Step 2: Add the code before the line that says, “Happy Blogging”.

define('WP_MEMORY_LIMIT', '256M');

Your host may have an option to increase memory limits (below is for Cloudways).



12. Configure A Solid Cache Plugin

If you’re using LiteSpeed, use the LiteSpeed Cache plugin.

Otherwise, WP Rocket is the gold standard (see my WP Rocket settings).

It’s usually the #1 cache plugin in polls primarily because it comes with more features than any other cache plugin (resulting in faster load times and less plugins needed to run your website).

Correctly configuring a solid cache plugin has a huge impact on your GTmetrix scores, load times, and speed of your admin panel. If your WordPress admin is slow, recheck your settings.

With most other cache plugins, you would need to install about 6 extra plugins to get these features, when WP Rocket has them all built-in, reducing the number of plugins on your site. If you’re like me, you only want to use 1 plugin, otherwise you will need to research which features your cache plugin doesn’t have, then install extra plugins if it doesn’t support them.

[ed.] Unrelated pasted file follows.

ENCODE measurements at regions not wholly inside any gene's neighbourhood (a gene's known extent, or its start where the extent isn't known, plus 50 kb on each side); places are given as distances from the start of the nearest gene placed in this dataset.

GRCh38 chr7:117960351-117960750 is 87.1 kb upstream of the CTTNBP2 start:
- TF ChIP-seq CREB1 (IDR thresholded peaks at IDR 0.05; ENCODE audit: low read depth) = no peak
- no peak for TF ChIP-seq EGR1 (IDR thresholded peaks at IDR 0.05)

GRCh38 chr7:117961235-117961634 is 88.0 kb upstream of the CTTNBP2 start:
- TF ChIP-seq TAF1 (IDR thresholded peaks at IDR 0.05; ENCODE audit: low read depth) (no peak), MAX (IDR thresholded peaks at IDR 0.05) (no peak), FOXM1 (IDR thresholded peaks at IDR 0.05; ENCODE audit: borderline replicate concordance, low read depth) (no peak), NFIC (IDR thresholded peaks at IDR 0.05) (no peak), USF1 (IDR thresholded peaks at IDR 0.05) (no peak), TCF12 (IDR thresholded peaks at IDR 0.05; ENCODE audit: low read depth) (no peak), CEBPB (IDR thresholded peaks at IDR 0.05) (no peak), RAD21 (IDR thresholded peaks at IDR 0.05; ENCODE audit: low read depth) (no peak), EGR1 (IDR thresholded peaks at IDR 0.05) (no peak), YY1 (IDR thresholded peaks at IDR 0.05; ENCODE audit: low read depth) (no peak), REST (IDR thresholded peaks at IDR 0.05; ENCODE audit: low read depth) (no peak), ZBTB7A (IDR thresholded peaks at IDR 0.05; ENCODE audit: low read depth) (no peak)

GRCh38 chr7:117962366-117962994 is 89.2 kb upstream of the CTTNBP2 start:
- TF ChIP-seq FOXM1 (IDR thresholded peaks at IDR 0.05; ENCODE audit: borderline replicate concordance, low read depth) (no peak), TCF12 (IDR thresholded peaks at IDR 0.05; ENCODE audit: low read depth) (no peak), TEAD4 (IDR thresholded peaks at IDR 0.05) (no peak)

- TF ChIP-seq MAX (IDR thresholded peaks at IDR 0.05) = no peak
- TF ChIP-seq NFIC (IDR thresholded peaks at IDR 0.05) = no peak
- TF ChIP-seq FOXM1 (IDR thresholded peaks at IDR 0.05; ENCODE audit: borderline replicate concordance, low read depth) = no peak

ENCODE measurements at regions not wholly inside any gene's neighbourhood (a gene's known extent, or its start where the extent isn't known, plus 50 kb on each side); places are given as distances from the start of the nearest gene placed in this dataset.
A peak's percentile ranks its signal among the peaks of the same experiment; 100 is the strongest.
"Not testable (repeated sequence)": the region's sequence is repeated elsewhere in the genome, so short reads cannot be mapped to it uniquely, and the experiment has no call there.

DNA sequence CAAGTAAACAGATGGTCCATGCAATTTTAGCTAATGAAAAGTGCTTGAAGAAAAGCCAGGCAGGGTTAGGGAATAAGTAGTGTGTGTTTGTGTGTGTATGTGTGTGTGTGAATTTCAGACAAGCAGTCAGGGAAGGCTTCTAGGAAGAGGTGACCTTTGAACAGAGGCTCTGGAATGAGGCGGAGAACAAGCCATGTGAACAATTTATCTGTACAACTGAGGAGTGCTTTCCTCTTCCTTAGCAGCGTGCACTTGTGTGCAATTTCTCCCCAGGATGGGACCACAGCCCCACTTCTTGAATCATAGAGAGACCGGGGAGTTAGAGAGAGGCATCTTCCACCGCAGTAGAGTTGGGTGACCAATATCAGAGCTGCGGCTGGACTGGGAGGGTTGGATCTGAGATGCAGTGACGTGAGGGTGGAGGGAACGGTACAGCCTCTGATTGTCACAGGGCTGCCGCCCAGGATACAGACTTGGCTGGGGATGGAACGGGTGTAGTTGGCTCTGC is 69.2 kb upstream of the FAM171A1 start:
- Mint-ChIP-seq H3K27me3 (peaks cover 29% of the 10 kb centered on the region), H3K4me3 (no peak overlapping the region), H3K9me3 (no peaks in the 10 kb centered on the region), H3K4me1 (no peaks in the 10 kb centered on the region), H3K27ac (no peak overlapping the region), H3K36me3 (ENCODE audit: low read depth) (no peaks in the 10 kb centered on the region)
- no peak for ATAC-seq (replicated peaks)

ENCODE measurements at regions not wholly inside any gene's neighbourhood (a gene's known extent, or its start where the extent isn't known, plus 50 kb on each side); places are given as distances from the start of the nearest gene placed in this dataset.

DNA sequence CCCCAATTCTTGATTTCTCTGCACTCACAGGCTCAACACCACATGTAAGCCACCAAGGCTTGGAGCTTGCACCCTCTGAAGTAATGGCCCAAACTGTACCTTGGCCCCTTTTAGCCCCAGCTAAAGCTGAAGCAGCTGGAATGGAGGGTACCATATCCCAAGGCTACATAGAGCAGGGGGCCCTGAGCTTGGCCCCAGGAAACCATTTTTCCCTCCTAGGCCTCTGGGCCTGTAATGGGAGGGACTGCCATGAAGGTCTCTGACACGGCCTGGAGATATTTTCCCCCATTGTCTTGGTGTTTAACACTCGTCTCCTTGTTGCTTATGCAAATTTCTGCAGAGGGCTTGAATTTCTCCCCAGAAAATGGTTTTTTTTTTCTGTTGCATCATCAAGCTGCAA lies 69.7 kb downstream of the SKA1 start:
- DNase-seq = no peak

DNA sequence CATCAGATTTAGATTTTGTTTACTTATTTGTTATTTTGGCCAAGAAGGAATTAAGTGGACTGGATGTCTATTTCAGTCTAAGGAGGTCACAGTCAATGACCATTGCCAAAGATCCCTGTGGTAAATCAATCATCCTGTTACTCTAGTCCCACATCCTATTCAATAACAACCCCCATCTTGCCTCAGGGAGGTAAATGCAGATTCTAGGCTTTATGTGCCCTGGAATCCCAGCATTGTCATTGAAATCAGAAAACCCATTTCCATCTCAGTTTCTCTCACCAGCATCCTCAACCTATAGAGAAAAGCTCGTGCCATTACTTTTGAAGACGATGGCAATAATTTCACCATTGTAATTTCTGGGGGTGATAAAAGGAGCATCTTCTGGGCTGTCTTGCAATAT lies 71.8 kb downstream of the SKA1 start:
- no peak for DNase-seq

• Database cleanup – WP-Optimize
  • CSS/JS optimization – Autoptimize
  • Delay JavaScript execution – Flying Scripts
  • Host Google Analytics locally – Flying Analytics
  • CDN URL integration – BunnyCDN / CDN Enabler
  • Heartbeat control – Heartbeat Control / manual code
  • Lazy load images/videos – Optimole / WP YouTube Lyte
  • Preload links / instant page – Perfmatters or Flying Pages
  • Host Facebook Pixel locally – no plugin does this that I know